This article is part of our special report Food & Responsible Marketing.
MEPs have rejected calls for a mandatory EU-wide 'traffic light' system for food labels similar to the one currently applied in the UK, much to the disappointment of European consumer and health groups.
The European Parliament's environment, public health and food safety committee voted against the introduction of a compulsory 'traffic light' labelling system, which would have complemented the system of guideline daily amounts (GDAs) favoured by the food industry.
Voting yesterday (16 March) on a European Commission proposal to combine existing EU rules on food labelling and nutritional information into one new regulation, MEPs agreed that key nutritional information such as energy content, fat, carbohydrates, sugar and salt must be displayed on front-of-pack labels. They also added proteins, fibre and transfats to the mandatory list.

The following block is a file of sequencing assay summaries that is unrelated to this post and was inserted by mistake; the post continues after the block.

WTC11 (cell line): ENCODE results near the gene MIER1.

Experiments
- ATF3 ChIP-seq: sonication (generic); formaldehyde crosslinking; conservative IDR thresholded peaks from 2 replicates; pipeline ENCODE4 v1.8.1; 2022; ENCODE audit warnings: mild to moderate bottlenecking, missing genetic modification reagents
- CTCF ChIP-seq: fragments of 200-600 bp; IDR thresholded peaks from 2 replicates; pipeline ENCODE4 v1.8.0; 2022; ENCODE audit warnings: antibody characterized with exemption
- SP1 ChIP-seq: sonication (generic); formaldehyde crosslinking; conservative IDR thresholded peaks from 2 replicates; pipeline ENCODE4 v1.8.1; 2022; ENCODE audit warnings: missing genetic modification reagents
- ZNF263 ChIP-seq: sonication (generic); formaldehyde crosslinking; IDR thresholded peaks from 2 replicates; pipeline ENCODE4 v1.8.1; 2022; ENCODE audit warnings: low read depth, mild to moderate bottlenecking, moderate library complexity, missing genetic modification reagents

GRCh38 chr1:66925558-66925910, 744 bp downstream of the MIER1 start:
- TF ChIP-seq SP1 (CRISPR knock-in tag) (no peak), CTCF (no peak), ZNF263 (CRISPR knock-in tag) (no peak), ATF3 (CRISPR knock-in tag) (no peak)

MEPs also added specific rules on the displaying of energy content, judging this to be the most important information for consumers.
The regulation should only lay down general rules on the displaying of nutritional information and not prescribe any specific system, thus allowing member states to use or adopt their own labelling rules, the committee said.
A cross-party coalition of MEPs from the socialist group (S&D), the far-left (GUE/NGL), the Greens and the liberal group (ALDE) attempted to include mandatory traffic light labelling, but these amendments were rejected.
The committee, which had debated the issue for 18 months against the backdrop of an ongoing battle between consumer groups and manufacturers, adopted its report only after some 800 amendments were voted upon.